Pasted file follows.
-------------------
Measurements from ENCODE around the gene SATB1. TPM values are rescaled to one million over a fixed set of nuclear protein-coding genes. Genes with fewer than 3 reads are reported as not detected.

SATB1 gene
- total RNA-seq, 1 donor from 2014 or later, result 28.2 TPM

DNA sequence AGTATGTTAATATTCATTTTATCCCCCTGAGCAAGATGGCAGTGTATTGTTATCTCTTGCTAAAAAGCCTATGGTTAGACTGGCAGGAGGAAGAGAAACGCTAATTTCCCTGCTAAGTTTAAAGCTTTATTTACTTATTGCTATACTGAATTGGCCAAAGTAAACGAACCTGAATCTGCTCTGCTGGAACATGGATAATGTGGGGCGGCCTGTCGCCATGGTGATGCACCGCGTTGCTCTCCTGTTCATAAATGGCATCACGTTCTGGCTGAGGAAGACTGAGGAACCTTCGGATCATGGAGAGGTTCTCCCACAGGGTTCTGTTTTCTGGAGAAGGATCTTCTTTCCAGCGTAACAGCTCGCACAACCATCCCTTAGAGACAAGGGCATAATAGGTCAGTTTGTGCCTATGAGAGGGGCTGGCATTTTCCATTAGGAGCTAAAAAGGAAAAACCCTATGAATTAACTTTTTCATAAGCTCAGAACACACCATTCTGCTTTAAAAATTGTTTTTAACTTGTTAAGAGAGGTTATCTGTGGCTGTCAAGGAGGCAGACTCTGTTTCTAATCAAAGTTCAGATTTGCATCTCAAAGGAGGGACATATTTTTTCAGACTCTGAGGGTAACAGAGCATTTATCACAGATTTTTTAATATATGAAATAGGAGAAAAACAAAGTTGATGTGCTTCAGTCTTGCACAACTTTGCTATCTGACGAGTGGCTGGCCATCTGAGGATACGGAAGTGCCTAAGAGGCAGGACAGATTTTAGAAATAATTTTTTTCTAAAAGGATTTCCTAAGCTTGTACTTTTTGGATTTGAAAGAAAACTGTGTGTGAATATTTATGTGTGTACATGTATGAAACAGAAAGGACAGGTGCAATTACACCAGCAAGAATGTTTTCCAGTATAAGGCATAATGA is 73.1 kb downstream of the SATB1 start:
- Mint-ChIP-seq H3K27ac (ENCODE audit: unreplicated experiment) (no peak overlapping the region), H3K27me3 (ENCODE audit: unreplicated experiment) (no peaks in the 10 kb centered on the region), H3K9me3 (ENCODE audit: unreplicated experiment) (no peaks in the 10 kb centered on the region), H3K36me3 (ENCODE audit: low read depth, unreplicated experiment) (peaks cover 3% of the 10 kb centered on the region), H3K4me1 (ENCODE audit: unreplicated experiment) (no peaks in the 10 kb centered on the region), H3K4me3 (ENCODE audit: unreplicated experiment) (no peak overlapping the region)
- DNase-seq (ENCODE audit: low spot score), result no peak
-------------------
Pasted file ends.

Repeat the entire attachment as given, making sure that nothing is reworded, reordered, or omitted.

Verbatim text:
Measurements from ENCODE around the gene SATB1. TPM values are rescaled to one million over a fixed set of nuclear protein-coding genes. Genes with fewer than 3 reads are reported as not detected.

SATB1 gene
- total RNA-seq, 1 donor from 2014 or later, result 28.2 TPM

DNA sequence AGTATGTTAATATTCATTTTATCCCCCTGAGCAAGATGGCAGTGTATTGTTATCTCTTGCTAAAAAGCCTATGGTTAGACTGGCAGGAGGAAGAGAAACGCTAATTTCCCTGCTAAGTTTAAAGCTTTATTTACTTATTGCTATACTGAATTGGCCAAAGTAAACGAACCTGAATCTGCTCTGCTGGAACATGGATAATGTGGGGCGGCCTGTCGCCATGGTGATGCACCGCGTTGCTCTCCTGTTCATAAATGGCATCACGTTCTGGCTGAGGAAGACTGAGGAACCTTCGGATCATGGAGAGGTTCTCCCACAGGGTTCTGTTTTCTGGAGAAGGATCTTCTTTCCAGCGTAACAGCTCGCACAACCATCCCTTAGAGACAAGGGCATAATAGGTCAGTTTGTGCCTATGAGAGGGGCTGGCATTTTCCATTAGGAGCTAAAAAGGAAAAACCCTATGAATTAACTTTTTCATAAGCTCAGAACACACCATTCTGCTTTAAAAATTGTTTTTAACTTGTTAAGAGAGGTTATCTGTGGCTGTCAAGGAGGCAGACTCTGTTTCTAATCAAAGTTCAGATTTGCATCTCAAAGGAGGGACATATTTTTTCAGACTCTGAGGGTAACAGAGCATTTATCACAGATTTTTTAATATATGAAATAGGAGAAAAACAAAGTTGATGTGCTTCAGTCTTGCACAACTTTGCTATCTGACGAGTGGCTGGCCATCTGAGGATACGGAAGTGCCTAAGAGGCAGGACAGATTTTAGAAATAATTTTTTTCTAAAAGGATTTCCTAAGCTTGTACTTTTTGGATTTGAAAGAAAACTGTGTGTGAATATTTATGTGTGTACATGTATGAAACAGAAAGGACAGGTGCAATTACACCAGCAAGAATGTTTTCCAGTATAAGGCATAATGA is 73.1 kb downstream of the SATB1 start:
- Mint-ChIP-seq H3K27ac (ENCODE audit: unreplicated experiment) (no peak overlapping the region), H3K27me3 (ENCODE audit: unreplicated experiment) (no peaks in the 10 kb centered on the region), H3K9me3 (ENCODE audit: unreplicated experiment) (no peaks in the 10 kb centered on the region), H3K36me3 (ENCODE audit: low read depth, unreplicated experiment) (peaks cover 3% of the 10 kb centered on the region), H3K4me1 (ENCODE audit: unreplicated experiment) (no peaks in the 10 kb centered on the region), H3K4me3 (ENCODE audit: unreplicated experiment) (no peak overlapping the region)
- DNase-seq (ENCODE audit: low spot score), result no peak